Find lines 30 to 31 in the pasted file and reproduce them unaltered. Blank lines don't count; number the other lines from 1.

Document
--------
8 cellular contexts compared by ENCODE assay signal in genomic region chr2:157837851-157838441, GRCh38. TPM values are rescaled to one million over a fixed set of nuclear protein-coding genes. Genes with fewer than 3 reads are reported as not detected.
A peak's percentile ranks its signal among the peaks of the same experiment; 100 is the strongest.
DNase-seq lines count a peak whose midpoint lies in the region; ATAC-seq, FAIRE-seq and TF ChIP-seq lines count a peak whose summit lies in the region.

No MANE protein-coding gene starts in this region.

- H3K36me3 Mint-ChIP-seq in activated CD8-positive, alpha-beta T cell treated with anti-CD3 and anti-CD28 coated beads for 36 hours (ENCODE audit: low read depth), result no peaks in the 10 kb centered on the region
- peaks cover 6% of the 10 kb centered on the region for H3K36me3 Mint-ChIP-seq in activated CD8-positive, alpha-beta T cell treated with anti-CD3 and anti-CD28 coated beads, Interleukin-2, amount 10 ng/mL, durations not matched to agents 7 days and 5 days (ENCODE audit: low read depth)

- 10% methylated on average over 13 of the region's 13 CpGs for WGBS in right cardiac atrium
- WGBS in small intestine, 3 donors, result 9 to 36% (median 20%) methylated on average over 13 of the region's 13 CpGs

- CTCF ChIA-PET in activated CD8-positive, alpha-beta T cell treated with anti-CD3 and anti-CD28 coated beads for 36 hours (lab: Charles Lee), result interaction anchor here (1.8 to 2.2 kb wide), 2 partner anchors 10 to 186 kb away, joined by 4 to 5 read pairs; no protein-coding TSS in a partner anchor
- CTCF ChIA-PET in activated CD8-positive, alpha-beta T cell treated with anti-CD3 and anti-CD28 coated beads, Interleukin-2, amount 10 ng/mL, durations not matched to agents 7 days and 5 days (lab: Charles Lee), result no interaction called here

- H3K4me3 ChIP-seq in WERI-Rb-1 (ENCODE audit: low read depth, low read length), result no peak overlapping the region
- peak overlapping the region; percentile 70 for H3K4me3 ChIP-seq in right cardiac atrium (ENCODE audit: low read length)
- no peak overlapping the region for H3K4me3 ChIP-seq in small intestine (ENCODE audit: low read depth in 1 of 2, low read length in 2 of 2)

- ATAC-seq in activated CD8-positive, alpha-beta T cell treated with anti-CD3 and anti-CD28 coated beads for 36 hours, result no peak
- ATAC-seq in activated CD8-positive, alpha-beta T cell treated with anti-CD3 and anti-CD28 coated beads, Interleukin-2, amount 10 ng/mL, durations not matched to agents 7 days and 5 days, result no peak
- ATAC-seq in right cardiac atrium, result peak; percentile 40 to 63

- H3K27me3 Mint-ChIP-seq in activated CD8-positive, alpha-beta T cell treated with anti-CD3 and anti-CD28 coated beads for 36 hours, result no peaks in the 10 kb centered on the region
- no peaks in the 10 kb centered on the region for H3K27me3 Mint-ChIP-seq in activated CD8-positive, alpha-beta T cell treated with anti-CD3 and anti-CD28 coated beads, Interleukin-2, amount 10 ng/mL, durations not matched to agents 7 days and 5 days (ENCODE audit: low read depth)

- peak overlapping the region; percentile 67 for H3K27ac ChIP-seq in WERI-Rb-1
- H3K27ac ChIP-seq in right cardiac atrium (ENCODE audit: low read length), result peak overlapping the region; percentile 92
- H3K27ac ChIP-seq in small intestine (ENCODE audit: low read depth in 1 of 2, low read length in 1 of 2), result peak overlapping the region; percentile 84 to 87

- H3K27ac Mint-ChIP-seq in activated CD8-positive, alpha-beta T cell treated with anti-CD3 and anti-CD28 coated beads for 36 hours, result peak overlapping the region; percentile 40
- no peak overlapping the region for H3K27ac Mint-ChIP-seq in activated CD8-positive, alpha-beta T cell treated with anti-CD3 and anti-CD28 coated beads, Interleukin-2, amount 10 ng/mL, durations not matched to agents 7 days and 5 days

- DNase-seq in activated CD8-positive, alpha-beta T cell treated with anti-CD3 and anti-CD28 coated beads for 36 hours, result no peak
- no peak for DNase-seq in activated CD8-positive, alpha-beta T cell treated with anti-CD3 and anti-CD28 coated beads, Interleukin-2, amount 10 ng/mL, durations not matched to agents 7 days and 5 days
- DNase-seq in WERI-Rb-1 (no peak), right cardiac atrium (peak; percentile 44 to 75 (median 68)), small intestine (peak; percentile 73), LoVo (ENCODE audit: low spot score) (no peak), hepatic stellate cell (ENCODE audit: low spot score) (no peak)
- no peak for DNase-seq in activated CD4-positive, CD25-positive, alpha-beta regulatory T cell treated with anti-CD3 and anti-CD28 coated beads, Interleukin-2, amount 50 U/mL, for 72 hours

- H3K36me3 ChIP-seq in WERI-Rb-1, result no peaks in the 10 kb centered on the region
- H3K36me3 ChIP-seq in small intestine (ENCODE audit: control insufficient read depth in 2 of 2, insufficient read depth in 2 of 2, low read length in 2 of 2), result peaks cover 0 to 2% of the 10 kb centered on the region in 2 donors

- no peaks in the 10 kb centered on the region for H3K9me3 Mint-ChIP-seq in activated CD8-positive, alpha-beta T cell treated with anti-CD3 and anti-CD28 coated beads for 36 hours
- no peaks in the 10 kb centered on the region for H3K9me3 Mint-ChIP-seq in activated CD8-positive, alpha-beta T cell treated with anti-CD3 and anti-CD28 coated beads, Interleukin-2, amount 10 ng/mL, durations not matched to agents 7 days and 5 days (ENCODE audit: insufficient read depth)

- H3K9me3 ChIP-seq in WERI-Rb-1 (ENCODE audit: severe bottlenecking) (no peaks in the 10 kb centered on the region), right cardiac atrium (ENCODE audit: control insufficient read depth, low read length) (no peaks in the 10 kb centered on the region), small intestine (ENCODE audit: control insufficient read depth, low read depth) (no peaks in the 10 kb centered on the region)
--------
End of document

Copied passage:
- no peaks in the 10 kb centered on the region for H3K9me3 Mint-ChIP-seq in activated CD8-positive, alpha-beta T cell treated with anti-CD3 and anti-CD28 coated beads for 36 hours
- no peaks in the 10 kb centered on the region for H3K9me3 Mint-ChIP-seq in activated CD8-positive, alpha-beta T cell treated with anti-CD3 and anti-CD28 coated beads, Interleukin-2, amount 10 ng/mL, durations not matched to agents 7 days and 5 days (ENCODE audit: insufficient read depth)